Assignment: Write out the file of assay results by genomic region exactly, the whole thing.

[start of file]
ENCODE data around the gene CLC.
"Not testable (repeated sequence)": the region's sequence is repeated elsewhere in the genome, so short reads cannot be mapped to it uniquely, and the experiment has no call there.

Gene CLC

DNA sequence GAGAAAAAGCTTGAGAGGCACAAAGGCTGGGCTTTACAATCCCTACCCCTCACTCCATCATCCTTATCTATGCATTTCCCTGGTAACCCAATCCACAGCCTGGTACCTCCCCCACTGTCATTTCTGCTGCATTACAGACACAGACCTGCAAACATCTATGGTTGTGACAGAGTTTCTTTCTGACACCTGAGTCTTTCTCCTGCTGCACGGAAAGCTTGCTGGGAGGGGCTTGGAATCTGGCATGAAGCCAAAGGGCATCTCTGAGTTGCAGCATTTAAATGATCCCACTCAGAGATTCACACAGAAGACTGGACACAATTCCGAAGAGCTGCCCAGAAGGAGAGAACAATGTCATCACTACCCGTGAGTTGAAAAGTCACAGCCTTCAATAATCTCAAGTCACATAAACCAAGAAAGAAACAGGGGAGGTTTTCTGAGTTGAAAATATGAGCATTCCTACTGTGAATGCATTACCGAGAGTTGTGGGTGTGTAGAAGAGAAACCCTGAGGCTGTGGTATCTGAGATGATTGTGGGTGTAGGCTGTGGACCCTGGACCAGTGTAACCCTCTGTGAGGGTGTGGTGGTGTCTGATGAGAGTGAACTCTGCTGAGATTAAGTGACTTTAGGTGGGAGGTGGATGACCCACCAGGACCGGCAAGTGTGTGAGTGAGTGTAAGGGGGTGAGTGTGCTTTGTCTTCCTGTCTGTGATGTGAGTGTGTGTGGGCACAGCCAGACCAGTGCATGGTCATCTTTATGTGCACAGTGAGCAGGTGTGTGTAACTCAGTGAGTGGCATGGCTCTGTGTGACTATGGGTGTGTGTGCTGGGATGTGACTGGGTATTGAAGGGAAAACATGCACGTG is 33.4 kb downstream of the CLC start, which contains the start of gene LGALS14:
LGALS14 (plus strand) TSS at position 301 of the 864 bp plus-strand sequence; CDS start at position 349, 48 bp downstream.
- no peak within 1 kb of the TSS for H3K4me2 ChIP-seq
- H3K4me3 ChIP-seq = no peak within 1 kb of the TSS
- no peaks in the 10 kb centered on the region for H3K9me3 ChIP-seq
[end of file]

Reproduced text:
ENCODE data around the gene CLC.
"Not testable (repeated sequence)": the region's sequence is repeated elsewhere in the genome, so short reads cannot be mapped to it uniquely, and the experiment has no call there.

Gene CLC

DNA sequence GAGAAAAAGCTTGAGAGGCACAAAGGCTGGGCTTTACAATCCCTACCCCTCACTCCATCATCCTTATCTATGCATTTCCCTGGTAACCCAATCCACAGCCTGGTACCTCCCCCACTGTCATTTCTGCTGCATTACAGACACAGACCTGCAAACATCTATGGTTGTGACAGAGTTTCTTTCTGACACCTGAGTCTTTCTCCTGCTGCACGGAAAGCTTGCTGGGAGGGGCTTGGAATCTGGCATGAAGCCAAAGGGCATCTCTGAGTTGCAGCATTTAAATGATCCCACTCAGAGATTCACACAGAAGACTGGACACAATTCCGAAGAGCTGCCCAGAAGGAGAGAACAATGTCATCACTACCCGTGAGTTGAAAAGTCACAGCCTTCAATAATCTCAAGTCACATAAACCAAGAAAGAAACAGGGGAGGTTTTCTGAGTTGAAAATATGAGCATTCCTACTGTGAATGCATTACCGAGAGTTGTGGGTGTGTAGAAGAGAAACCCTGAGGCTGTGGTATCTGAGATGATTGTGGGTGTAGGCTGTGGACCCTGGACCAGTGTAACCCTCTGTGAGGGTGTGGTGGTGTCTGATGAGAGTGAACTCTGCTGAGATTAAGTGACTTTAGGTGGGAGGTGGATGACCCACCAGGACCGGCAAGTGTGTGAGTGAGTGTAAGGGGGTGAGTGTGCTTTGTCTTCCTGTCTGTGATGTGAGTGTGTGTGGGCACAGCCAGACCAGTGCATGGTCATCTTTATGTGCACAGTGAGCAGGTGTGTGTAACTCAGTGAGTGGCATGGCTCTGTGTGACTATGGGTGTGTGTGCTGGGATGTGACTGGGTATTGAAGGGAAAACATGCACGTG is 33.4 kb downstream of the CLC start, which contains the start of gene LGALS14:
LGALS14 (plus strand) TSS at position 301 of the 864 bp plus-strand sequence; CDS start at position 349, 48 bp downstream.
- no peak within 1 kb of the TSS for H3K4me2 ChIP-seq
- H3K4me3 ChIP-seq = no peak within 1 kb of the TSS
- no peaks in the 10 kb centered on the region for H3K9me3 ChIP-seq